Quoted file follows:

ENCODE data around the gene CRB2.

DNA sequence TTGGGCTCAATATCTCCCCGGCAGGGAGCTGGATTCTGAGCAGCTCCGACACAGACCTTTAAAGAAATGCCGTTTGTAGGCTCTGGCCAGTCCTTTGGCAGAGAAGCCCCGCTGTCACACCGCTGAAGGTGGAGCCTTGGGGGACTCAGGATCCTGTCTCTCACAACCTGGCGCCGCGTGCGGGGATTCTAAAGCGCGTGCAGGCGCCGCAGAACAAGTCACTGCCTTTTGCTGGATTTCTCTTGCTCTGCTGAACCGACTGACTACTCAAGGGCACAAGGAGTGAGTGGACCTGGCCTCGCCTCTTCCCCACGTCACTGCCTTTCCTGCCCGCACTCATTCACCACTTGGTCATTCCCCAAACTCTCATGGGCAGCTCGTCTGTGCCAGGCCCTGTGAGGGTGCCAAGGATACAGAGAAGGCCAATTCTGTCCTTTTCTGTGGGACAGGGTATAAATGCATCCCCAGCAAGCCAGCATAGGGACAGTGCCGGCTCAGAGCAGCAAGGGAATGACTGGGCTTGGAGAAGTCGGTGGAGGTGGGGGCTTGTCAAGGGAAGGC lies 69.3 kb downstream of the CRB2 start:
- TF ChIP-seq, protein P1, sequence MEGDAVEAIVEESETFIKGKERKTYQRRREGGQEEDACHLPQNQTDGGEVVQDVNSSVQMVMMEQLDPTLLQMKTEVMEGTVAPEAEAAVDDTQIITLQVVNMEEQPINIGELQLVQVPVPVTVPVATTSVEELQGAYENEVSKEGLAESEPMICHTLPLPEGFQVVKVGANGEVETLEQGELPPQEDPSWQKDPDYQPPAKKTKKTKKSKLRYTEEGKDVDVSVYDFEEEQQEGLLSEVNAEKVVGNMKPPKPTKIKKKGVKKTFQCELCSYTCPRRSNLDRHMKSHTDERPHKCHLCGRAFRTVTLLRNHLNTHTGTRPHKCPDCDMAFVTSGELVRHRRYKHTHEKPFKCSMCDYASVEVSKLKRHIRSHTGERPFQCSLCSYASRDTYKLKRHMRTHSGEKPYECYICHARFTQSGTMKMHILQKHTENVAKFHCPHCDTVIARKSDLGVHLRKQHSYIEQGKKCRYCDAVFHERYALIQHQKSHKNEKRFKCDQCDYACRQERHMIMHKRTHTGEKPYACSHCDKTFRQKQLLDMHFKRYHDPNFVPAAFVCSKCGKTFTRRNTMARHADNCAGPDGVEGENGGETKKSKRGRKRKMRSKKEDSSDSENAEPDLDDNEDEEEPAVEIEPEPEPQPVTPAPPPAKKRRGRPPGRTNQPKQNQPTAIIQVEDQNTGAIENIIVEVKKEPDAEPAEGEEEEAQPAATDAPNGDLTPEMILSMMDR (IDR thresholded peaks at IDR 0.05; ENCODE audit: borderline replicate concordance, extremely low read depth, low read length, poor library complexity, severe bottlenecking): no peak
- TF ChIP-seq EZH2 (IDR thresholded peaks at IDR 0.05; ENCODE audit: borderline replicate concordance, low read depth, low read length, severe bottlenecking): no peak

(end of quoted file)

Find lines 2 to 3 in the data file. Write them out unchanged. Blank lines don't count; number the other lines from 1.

DNA sequence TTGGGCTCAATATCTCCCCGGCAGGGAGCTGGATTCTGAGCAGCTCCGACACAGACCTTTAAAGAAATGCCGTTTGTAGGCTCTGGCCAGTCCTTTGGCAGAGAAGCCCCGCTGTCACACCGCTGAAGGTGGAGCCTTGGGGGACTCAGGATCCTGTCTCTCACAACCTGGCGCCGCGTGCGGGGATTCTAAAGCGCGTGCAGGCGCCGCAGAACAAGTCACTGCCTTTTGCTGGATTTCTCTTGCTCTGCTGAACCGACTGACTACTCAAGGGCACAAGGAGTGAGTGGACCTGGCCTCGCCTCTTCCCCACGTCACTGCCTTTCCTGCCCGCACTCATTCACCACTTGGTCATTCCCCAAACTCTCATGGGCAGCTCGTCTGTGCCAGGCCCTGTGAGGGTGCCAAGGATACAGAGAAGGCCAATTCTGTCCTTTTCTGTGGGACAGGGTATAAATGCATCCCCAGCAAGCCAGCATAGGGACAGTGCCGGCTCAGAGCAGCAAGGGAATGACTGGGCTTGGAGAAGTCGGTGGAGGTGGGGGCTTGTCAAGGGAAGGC lies 69.3 kb downstream of the CRB2 start:
- TF ChIP-seq, protein P1, sequence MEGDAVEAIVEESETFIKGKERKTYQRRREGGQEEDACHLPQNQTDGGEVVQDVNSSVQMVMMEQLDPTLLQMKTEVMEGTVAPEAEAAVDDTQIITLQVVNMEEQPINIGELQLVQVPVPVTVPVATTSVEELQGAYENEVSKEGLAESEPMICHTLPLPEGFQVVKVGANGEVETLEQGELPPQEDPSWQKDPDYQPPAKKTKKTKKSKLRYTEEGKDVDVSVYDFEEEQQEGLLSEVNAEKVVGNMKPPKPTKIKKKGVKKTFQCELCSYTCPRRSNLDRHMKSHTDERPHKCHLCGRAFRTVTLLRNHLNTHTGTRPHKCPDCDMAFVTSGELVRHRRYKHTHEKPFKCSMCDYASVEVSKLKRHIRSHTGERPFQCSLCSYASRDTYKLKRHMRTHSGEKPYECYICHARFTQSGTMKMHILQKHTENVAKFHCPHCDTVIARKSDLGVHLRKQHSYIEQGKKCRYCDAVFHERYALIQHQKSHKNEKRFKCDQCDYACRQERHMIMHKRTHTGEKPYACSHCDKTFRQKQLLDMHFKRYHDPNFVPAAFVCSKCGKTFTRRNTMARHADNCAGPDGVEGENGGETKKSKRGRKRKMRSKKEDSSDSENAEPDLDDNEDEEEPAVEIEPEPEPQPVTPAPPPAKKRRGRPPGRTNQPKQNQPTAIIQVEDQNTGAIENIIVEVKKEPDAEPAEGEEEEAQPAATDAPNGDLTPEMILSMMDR (IDR thresholded peaks at IDR 0.05; ENCODE audit: borderline replicate concordance, extremely low read depth, low read length, poor library complexity, severe bottlenecking): no peak